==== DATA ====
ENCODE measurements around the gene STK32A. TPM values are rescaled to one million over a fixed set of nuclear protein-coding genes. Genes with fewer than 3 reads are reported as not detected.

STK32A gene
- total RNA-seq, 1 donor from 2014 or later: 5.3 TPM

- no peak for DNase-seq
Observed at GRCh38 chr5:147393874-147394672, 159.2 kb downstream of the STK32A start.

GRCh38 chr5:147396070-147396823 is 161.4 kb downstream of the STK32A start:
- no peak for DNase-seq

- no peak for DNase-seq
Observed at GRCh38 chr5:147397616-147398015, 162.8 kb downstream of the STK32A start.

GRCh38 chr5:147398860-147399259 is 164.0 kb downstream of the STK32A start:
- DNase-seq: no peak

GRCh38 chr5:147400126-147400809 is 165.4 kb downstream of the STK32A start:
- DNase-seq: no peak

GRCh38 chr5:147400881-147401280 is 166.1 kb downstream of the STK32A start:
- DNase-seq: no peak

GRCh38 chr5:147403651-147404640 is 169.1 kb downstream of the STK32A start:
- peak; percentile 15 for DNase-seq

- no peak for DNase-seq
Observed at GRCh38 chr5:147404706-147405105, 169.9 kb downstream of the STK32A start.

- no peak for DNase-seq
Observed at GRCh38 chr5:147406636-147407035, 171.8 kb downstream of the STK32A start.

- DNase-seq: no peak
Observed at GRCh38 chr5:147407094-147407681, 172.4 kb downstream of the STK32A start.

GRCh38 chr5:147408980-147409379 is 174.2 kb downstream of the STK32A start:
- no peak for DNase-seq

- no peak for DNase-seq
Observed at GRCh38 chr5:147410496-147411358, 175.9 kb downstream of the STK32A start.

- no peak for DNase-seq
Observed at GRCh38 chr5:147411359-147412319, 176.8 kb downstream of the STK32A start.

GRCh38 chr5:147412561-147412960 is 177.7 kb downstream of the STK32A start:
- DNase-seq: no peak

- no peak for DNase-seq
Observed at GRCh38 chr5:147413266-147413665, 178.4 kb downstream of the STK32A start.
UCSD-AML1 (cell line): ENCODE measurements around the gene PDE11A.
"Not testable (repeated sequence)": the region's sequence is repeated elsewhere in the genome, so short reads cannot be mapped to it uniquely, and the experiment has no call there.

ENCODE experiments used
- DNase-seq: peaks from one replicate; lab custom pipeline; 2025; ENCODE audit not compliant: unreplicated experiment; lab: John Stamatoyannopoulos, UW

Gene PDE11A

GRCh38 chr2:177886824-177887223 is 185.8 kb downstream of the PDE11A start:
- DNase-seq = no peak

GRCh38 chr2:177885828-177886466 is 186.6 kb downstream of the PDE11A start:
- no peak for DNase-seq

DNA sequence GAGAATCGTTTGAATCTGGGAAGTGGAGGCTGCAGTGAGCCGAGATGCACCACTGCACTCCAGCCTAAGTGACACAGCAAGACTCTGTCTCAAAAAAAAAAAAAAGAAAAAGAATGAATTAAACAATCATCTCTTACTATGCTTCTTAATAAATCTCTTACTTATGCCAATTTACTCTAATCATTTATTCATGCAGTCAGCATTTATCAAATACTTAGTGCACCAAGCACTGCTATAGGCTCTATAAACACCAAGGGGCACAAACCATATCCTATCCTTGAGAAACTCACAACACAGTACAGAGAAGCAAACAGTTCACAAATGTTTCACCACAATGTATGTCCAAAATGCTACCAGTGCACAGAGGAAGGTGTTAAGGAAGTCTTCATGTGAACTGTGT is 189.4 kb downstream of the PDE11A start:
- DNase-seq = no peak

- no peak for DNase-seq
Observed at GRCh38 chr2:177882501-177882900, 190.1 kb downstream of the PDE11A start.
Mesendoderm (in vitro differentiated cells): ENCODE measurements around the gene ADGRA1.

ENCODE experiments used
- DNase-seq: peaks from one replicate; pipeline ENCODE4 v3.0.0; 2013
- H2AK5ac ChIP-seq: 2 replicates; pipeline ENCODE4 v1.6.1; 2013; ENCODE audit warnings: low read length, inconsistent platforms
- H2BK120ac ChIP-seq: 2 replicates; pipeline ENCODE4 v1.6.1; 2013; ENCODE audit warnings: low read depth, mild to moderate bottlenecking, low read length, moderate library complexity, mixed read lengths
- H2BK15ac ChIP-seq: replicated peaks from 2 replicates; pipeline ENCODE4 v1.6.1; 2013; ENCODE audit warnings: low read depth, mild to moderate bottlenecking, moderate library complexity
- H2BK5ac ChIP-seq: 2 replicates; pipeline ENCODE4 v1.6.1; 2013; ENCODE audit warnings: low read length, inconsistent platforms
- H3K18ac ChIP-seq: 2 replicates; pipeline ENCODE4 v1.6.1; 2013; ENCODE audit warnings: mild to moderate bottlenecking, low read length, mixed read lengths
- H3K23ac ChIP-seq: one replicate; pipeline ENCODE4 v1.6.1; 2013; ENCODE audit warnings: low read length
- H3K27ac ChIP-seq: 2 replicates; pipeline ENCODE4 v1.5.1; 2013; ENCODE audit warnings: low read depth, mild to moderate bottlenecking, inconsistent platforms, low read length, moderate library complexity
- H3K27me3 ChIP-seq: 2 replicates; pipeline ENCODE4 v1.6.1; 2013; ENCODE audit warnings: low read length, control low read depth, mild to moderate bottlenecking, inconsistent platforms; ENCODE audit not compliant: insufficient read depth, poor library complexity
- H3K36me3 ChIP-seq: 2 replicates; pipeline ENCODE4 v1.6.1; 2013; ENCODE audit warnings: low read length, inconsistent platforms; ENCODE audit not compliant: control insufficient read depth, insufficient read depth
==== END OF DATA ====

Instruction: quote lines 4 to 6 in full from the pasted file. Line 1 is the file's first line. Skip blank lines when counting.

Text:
- no peak for DNase-seq
Observed at GRCh38 chr5:147393874-147394672, 159.2 kb downstream of the STK32A start.

GRCh38 chr5:147396070-147396823 is 161.4 kb downstream of the STK32A start: